As the end of winter nears, you may be wondering how you've managed to pack on all those extra pounds in a few short months. Losing weight—and keeping it off—will make your transition into cycling season this spring that much easier.
Instead of trying crazy gimmicks to lose weight before the warmer months arrive, there are a few simple changes you can make in the offseason to get trimmer.
TIP #1—Eat Breakfast
If you want to lose weight, don't make the mistake of not eating breakfast. Individuals who skip breakfast (and/or lunch) are more likely to overeat and end up consuming more calories throughout the day. Instead of "saving" calories by skipping breakfast or lunch, you're better off eating three meals a day. The National Weight Control Registry tracks people who have maintained a 30-pound weight loss diet for at least one year and found that 78 percent of participants ate breakfast daily and 90 percent ate breakfast at least five days a week.
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Due to a weak thirst mechanism in the body, hunger is often mistaken for thirst. Symptoms of dehydration such as feeling light headed and cranky mimic symptoms of hunger, which can further add to the confusion. An easy weight loss tip is to drink 12 to 16 ounces of water before eating a snack or meal. This will help hydration levels and will result in fewer calories consumed at the next meal or snack.
TIP #3—Know When to Cut Calories
Many athletes diet during training sessions hoping to cut calories. Unfortunately, this method tends to leave athletes tired, hungry and deprived of the calories needed to fuel their workout. When you're trying to lose weight, don't skimp on calories during or immediately after workouts. Choose a carbohydrate or protein snack post workout such as chocolate milk, fruit and cheese, or a peanut butter sandwich to aid in recovery. This will pay big dividends for tomorrow's workout, which you'll need to be ready for if you want to keep the weight off.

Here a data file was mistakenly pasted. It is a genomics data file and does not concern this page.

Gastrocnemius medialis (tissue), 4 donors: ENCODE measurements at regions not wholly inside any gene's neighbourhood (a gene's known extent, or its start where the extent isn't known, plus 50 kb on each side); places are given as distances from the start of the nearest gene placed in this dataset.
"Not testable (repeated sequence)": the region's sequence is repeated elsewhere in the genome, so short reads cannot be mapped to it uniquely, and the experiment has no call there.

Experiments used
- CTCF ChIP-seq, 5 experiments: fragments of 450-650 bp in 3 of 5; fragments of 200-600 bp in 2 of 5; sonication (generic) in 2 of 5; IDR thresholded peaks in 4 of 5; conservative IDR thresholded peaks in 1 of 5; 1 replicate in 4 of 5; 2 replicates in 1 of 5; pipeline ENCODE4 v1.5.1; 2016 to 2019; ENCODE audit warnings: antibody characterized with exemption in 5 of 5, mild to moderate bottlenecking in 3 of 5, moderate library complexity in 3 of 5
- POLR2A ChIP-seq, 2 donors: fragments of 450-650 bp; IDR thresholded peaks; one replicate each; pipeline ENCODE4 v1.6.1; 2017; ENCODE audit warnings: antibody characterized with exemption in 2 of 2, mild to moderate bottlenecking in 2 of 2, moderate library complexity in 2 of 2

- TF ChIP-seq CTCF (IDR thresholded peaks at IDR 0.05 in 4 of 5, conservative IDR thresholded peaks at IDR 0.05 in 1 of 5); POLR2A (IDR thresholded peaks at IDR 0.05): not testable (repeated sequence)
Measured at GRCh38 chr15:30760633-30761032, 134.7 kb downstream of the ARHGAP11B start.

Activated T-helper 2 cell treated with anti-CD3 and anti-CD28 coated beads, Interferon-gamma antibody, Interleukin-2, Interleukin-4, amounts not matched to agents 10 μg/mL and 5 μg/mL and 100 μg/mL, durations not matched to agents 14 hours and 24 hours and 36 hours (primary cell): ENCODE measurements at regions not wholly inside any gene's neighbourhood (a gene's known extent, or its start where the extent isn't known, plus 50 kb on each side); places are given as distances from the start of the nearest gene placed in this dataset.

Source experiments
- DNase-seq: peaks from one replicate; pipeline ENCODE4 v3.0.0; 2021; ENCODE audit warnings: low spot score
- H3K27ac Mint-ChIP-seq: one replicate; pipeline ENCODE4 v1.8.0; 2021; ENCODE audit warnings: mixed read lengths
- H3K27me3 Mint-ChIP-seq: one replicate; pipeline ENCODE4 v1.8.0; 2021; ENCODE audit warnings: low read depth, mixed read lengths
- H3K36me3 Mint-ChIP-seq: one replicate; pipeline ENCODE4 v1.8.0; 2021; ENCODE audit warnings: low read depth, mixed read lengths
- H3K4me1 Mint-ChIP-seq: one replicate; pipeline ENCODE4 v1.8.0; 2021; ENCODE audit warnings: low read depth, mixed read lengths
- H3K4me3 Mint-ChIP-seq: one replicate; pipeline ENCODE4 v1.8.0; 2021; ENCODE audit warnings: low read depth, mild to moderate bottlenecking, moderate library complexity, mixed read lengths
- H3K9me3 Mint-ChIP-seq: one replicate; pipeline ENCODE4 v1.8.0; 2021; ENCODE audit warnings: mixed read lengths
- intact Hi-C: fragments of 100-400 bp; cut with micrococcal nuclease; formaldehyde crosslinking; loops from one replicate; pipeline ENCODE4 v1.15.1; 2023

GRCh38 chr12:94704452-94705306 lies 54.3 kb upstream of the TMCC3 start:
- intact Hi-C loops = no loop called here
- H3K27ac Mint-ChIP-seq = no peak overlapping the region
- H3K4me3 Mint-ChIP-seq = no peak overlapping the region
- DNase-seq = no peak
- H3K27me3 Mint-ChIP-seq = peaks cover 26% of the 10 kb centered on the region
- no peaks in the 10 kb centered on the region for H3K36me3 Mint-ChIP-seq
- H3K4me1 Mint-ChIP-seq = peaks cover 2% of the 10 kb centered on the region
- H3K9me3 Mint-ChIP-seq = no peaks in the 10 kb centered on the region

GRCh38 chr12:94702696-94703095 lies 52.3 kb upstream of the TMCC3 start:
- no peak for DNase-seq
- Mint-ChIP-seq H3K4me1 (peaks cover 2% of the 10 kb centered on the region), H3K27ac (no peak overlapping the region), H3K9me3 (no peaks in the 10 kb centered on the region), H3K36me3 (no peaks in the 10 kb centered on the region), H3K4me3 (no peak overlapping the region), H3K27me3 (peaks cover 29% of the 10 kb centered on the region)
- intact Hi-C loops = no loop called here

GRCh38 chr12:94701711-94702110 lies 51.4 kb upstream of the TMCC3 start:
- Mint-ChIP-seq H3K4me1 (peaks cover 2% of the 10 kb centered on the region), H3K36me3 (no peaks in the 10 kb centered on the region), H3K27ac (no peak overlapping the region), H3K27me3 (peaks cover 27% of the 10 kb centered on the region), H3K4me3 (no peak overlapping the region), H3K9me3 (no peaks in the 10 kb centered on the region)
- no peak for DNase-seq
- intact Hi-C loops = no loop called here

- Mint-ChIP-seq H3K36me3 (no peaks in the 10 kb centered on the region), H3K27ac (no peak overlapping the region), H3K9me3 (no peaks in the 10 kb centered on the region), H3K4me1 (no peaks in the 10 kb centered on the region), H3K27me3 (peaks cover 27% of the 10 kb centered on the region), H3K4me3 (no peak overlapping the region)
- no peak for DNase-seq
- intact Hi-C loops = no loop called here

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TIP #4—Strike a Balance
One pound equals 3,500 calories. To lose one pound a week, a 500-calorie deficit a day would need to be created (500 calories a day x 7 days a week = 3,500 calories a week). Aiming for one pound of weight loss per week is a good weight loss goal for most. On the other side, a 500-calorie deficit a day can negatively impact workouts and harm your performance. A more prudent strategy would be to aim for a 150- to 300-calorie deficit a day instead. This more moderate approach will allow you to get the most out of your workouts lose weight safely without a drop in performance.
TIP #5—Get Plenty of Sleep
Something as simple as getting enough sleep can make a big difference when losing weight. When you're sleep deprived, an increase in ghrelin levels are triggered in the body, causing you to be hungrier than you should. When you're well rested, there are increased levels of leptin in the body, which helps you regulate feelings of fullness. Not getting enough sleep can lead to overeating and eventually weight gain. Lack of sleep can also reduce the ability of fat cells to respond to insulin, which is another hormone that can contribute to fat storage. Aim for 7 to 8 hours of sleep a night.
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